However, a roll-forward strategy places a lot of faith in the ability of your people to fix issues quickly while under pressure. Sure, there are plenty of benefits, but these should be weighed up against the worst-case scenario of a deployment which goes horribly wrong and is managed poorly. How old is your last (working) backup and how long would it take to restore it?
A roll-forward approach works well when you are good at breaking your work down into small chunks that can be deployed independently, automatically and reliably. If your team are able to split up a big feature into little tasks that are small enough to be written and deployed 10 times per day (for example) then there is a good chance that the failed deployment was only a small change (which is probably easier to fix) and that the team have the ability to develop the fix and deploy it within one tenth of a day.
The best approach?
The annoying thing is that there is no one approach which will be the best in 100% of cases.
One universal truth is that you are only ever as good as your last (working) backup so please ensure you have healthy backup practices in place. While this is probably unlikely to be your primary roll-back strategy it probably will be your last resort so you want to know exactly how painful it would be should things come to that and you want to take proportionate steps to minimise that pain.
Generally, roll-forward is considered the most mature approach and some would call it a “best practice”. However, this is only practical if you have invested in Agile, DevOps and Database Lifecycle Management (DLM) etc. For example, if you have just manually deployed three years’ worth of work in a highly regulated industry and you spot a critical security issue you might not have the time, experience or ability to roll forward within an acceptable timeframe.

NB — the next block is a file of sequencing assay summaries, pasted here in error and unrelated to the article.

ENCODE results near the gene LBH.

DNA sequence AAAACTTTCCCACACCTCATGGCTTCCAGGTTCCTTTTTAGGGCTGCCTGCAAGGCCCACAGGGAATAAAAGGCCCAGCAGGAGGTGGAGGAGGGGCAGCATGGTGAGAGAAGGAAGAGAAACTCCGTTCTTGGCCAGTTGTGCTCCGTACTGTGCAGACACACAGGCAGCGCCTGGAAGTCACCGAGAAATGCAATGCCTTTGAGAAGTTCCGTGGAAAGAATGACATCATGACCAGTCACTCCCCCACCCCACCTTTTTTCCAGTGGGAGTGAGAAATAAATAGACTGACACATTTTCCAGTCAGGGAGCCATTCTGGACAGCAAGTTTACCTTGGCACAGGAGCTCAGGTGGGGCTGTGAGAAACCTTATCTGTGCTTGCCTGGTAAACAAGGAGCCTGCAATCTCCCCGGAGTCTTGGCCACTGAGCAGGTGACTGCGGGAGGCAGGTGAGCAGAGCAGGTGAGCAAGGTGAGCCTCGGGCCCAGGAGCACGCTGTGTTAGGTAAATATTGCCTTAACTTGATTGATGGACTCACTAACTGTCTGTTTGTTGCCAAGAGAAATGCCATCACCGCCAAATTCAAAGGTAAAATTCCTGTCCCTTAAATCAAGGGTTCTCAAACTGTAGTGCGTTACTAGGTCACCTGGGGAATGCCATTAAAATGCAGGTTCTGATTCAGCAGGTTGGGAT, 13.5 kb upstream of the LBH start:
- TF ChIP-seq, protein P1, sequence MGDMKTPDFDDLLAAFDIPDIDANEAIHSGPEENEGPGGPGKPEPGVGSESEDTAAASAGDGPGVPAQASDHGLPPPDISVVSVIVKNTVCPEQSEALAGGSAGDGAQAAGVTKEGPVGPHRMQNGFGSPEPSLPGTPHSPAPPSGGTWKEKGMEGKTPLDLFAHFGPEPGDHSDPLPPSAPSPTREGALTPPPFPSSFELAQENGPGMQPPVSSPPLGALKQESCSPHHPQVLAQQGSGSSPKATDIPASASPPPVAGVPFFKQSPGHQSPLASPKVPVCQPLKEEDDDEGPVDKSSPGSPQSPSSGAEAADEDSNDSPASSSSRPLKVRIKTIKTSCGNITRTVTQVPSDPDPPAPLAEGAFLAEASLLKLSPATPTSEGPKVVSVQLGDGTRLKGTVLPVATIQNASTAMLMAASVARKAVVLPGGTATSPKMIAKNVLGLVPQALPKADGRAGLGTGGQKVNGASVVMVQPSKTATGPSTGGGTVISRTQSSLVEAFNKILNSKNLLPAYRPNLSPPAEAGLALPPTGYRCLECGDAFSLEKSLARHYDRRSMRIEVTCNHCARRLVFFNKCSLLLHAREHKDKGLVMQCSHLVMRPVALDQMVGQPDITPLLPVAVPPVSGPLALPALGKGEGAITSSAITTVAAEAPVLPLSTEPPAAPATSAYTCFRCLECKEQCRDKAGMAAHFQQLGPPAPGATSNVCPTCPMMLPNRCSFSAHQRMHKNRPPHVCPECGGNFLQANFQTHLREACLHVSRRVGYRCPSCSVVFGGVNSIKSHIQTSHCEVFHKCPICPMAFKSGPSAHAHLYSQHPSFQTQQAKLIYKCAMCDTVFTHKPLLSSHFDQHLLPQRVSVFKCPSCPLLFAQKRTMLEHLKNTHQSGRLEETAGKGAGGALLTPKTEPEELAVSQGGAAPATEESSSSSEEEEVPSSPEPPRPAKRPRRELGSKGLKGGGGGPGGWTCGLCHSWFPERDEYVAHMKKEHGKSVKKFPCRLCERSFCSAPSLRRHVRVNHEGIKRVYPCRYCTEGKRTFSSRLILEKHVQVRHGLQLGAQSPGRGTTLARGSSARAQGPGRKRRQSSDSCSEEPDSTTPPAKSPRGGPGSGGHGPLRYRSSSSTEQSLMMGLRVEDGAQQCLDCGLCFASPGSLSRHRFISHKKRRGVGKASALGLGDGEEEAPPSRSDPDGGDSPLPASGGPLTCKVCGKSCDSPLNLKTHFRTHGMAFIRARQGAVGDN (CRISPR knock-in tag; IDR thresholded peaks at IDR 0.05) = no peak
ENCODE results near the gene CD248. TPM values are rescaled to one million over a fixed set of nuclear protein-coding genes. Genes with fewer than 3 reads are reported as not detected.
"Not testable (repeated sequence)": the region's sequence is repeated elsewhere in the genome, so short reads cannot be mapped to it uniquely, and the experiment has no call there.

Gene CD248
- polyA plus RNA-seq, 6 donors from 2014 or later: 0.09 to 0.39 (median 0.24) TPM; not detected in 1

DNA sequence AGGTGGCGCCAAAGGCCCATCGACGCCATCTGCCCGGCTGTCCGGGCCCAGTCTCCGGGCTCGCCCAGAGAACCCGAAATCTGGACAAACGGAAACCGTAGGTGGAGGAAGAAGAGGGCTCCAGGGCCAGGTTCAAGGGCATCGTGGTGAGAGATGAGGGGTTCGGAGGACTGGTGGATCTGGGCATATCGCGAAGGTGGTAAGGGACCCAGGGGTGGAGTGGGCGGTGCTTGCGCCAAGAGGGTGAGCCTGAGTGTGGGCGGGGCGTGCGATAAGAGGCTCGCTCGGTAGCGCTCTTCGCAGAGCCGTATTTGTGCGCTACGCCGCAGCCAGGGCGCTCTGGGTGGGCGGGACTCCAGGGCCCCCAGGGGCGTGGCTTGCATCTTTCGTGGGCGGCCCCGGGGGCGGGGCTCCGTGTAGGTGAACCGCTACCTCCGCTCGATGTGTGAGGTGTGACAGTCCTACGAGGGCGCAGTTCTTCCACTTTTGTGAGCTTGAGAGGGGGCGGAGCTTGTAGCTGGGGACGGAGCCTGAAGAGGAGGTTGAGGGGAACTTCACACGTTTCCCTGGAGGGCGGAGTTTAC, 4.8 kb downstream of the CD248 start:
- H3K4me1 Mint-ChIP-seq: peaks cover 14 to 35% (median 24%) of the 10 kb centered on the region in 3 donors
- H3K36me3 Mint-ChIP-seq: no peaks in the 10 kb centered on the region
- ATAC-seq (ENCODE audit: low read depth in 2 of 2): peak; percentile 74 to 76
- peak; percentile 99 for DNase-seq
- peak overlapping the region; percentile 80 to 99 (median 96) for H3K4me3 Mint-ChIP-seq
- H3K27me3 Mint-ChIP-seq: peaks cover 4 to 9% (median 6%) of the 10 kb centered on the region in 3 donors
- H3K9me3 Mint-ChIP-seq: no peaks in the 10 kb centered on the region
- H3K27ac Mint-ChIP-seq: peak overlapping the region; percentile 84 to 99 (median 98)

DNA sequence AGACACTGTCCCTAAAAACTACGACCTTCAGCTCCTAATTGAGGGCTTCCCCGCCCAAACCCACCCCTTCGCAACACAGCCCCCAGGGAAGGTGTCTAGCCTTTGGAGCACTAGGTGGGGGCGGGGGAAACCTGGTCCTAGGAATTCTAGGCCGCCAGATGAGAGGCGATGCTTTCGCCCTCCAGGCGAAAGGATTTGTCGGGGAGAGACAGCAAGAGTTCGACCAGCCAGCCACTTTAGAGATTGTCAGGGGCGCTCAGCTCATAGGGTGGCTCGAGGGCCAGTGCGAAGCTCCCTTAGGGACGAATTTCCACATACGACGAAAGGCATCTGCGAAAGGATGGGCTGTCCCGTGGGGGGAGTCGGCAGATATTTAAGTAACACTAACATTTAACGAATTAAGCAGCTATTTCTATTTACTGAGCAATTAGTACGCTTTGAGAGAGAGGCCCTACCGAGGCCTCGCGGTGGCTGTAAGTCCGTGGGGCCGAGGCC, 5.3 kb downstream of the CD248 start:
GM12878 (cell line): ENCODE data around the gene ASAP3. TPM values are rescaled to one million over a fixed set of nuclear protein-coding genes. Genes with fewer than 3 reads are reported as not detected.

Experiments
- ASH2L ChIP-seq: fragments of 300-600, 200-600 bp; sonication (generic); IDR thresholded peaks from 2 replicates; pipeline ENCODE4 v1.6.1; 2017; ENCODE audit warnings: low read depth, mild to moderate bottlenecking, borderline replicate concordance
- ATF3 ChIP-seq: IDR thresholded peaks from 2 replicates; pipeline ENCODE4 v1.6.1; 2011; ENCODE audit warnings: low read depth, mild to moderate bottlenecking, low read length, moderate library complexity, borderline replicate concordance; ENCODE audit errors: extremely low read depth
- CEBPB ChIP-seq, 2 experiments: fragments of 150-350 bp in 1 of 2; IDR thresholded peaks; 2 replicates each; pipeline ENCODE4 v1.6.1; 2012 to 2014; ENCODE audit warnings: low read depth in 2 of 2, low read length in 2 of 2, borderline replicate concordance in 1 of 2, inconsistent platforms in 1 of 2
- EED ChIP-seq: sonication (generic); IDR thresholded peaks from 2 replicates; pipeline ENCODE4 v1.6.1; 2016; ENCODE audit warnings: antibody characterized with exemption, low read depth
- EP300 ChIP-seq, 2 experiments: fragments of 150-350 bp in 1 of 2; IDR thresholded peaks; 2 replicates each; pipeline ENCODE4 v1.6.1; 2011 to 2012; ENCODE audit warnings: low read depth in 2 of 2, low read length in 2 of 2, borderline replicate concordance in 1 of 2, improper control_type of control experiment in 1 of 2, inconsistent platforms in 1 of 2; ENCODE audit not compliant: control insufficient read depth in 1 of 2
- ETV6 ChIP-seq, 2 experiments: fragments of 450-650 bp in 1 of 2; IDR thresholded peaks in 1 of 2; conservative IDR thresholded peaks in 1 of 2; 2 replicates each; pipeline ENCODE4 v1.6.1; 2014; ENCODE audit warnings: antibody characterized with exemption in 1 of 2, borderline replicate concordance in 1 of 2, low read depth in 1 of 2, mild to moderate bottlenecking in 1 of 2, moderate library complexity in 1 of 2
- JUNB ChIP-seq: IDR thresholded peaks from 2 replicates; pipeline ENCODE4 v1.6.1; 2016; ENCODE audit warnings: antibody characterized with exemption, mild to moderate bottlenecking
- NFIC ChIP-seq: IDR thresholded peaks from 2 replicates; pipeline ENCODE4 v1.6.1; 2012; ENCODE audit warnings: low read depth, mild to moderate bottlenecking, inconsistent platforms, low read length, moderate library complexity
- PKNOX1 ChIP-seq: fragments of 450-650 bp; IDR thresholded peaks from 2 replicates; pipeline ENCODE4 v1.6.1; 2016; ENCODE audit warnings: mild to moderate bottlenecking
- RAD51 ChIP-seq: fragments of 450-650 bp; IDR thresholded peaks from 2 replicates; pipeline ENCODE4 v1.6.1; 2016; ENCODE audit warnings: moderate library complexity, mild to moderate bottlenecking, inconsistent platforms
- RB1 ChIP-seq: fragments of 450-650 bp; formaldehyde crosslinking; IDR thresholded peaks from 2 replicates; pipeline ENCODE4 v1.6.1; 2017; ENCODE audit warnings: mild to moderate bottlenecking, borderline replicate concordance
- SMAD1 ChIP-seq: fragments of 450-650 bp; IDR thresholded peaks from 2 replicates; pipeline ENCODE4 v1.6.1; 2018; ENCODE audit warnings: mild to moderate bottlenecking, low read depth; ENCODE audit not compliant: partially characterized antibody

- Use source control. Without good source control practices it can be very difficult to know with confidence what the state of the database was last week when everything was working fine. If you don’t know what the database looked like last week, good luck getting back to that working state.
- Deploy small and often. It’s a lot easier to roll-back a small change than a big change. Also, if you deploy often you are likely to be better at it and you are less likely to make mistakes. Especially if you invest in automation.
- Take backups often (and restore them to ensure they work). Remember, in the worst case scenario you are only ever as good as your most recent restore.
- Distinguish between deployments that involve table changes and deployments that don’t. It’s much easier to revert stored procedures and views to an old state than it is to revert tables.
- Use an expand/contract model where you separate the deployment of new tables/columns from the dropping of old tables/columns and maintain backwards compatibility for at least a few versions. This way you might be able to revert to a working state quickly simply by re-deploying the old application code or the database stored procedures etc while giving yourself time to think about repairing new table structures without your boss breathing down your neck. (Just don’t forget to delete the old tables/columns once you are confident the new stuff works. No-one likes to maintain databases with all sorts of legacy columns all over the place that no-one ever deleted. If you aren’t sure about deleting a table/column try renaming it first and see if anyone complains. Remaining to something like “TableName_DeleteOn20171130” should make your intentions pretty clear.)